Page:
Massachusetts Health Connector Extends One Deadline

Figures released Monday show that more than 25,000 people have selected, signed up and paid for coverage through the connector

Tuesday midnight remains the deadline for Massachusetts residents with health insurance expiring Jan. 1 to pick a new plan. But with the Health Connector website and phone lines jammed Tuesday, officials decided to extend the deadline for people to make their first monthly payments on the plan, which is now midnight Sunday.

The Health Connector office at 133 Portland Street in Boston saw a steady stream of visitors Tuesday as people who struggled with glitches and hassles online came to get plans in person. Throughout the day there were reports of people spending an hour or longer on hold to reach call-center agents to sign up for coverage.

"I don’t like computers, and they don’t like me, bottom line. That’s the truth," said a Brockton man named Lonnie, who did not want to give his last name.

Chris Nybakken of Brookline said he came to the office because "the website didn't put the right data in, so I had to come show my Real ID passport, instead of doing it online. There were a few kinks in the system, but in the end I got what I came for."

At the Boston nonprofit advocacy group Health Care For All, the help center was swamped with calls to agents who are able to serve people who speak English, Spanish, and Portuguese.

Health Care For All CEO Amy Whitcomb Slemmer said extending the deadline for initial payment on plans selected by midnight Tuesday was "incredibly helpful. I think that people can go on the website today and figure out which plan best meets their needs and then they have a few days' grace period to pay for it."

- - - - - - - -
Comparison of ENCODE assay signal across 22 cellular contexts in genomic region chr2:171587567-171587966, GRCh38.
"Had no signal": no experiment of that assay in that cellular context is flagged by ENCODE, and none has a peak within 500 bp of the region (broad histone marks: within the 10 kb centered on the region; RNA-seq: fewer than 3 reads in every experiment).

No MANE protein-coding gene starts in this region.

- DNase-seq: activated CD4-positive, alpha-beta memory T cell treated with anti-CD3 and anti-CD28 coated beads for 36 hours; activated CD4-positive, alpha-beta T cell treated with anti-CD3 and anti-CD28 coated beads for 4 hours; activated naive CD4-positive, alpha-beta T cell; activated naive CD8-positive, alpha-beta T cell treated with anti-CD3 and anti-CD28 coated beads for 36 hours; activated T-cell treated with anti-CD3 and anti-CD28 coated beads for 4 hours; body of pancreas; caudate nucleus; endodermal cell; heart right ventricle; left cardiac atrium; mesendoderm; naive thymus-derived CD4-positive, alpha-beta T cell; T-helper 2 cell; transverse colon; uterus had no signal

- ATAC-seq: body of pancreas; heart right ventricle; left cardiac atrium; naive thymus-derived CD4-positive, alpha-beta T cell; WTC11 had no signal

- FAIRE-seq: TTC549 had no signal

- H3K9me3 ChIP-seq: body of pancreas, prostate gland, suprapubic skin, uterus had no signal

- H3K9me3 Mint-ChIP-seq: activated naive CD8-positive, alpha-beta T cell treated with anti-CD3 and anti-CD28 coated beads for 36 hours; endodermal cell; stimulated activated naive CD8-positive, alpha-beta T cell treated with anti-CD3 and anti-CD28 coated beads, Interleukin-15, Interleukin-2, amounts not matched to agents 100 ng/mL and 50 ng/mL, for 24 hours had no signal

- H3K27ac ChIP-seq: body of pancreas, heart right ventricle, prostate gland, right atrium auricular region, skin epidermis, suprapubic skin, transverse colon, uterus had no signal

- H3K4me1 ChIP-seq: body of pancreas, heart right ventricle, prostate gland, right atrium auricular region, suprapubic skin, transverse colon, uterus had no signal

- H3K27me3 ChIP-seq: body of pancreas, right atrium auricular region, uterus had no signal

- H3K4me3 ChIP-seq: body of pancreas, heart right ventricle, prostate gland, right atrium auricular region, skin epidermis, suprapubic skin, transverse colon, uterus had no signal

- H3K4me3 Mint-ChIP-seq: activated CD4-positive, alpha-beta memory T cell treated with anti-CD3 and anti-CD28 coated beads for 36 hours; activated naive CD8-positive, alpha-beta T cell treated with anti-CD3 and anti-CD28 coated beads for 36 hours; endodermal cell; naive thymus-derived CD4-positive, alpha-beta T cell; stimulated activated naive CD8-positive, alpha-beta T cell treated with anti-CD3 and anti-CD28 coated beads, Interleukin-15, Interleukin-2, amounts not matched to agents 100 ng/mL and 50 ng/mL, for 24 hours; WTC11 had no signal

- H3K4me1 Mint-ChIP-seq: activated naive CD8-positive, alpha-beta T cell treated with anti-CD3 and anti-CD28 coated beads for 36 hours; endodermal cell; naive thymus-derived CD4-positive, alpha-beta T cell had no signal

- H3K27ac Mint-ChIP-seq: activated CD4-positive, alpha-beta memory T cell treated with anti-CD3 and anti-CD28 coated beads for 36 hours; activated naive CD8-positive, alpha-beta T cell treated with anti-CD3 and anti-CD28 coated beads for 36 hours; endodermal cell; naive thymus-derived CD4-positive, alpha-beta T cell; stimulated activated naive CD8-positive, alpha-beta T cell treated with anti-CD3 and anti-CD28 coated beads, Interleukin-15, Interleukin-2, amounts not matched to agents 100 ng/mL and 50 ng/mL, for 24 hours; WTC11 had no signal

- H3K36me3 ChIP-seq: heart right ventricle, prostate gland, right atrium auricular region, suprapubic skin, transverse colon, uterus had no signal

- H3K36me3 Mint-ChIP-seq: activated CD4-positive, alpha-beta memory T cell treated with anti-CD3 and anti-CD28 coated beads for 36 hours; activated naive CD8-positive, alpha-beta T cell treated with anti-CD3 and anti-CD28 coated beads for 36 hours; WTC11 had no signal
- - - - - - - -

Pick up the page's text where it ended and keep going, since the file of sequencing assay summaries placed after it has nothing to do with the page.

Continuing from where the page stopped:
Whitcomb Slemmer said compared to a year ago when the initial RomneyCare-to-ObamaCare transition led to an effective collapse of the Connector website, this year saw many fewer problems.

"The website is robust and working. We really have taken to heart the lessons learned from the last year, and today is the day that we're putting them to good use."

Josh Archambault, policy director with The Pioneer Institute, a free-market-oriented Boston think tank that has criticize Governor Deval Patrick’s administration for the costly and bungled initial site rollout, said based on research he and his staff have done, "Website glitches have forced many to call in for additional help. Wait times are well over an hour, even with over 700 employees taking calls. The enrollment numbers for subsidized coverage are relatively low, and could jeopardize the sustainability of the Connector if more don't up by February of next year."

Consumers’ verdicts were mixed. Lonnie, from Brockton, agreed that "they were very good, very quick, very organized, and very courteous."

But Bruce Kaye of Quincy, who had to come in in person because the website wouldn’t properly record his payments and credit him as an enrolled insure, said, "It's not the greatest organization in the world as far as I'm concerned, and I'm a liberal Democrat. I'm not anti-government but the way they run it is pretty mediocre. The people who work there, I feel like they’re doing their best, but whoever’s in charge, it doesn’t feel like anybody’s in charge."

If you need health insurance through the connector, you can find the website here. You can also call 1-877-623-6765. You can also visit a walk-in center at 133 Portland St. in Boston or 146 Main St. in Worcester. those centers are open from 7 a.m. to 9 p.m.

With videographer Sean G. Colahan

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